Finally there is Liam in the Marches, the border region between the two duchies. Liam is Harald's natural born son, rescued by his nurse from the castle the night his parents are killed and raised in obscurity at an inn in the center of the Marches. Only Liam and his nurse know his true identity, but Liam is no less determined to regain his throne. There are some other plots as well but they don't get nearly as much attention as these other three.

The biggest thing I felt about this book was it was trying very hard to be like Game of Thrones, but it fell far short of the quality that makes people love the heck out of that series. One of the things was I never felt very emotionally invested in any of the characters. Martin has a way of making characters seem three dimensional and provoking an emotional reaction from the reader. Miller's characters just feel flat by comparison. A good example is comparing Balfre versus Joffrey. They're both pretty nasty pieces of work that you would never, ever want in a position of authority but thanks to monarchy thousands of people will be ruled by these terrible individuals. But Joffrey provokes far more of an emotional reaction out of me than Balfre does. It's not a positive reaction, but I don't think there's anybody familiar with Game of Thrones that doesn't love to hate Joffrey. And that makes him a much better character because he provokes an emotional response from the audience.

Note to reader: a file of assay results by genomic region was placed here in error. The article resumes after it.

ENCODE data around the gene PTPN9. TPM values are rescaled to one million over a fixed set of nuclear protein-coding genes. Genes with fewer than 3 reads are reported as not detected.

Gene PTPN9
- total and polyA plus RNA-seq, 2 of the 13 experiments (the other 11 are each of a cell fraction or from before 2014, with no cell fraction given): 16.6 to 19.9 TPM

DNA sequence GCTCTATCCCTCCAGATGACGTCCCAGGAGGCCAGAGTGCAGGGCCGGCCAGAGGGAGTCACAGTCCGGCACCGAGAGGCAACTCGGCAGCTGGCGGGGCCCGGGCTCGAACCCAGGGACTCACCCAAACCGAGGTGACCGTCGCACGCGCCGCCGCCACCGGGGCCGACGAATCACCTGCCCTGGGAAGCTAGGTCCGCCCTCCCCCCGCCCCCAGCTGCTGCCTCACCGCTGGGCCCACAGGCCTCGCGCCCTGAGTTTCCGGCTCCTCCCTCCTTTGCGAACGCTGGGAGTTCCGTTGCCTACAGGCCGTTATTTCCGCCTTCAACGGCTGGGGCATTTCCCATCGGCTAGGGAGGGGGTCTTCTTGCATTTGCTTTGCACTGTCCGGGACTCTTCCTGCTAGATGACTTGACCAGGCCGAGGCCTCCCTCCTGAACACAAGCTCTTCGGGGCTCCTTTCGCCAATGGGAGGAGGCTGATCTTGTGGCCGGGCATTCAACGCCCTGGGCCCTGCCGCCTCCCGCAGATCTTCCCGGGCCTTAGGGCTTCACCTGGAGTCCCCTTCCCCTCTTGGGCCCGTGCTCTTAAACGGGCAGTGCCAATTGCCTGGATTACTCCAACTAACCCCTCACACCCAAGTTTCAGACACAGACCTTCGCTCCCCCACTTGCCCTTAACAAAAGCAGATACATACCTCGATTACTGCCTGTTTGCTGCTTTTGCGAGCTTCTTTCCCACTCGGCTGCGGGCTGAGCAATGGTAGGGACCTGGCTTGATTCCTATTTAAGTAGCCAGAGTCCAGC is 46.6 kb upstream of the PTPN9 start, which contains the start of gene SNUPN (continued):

Balfre, by comparison, is just kind of annoying.I dislike him, but it never goes beyond a mild, ''Oh great, another power-hungry maniac that's determined to make himself king'' dislike. Joffrey I wanted to punch in the face so, so many times and I was actually happy when he [SPOILERS SPOILER SPOILERS]. But Balfre I just wanted to go away and stop bothering me with his evil moustache-twirling.

This becomes even weaker when it comes to characters we're supposed to like. There's such a plethora of well-written characters in Game of Thrones that everyone has their own favorite. Whether it's Jon Snow, Arya Stark, Daenerys Targaryen, or my personal favorite, Davos Seaworth, you have characters that are interesting and you actually care about. Which is why people get so upset when Martin kills people off, we actually cares what happens to them. And a number of people do get killed off in this book, but when it happened I found myself just...not caring. Which I don't think is a good sign for your book if your reader isn't emotionally invested in your characters.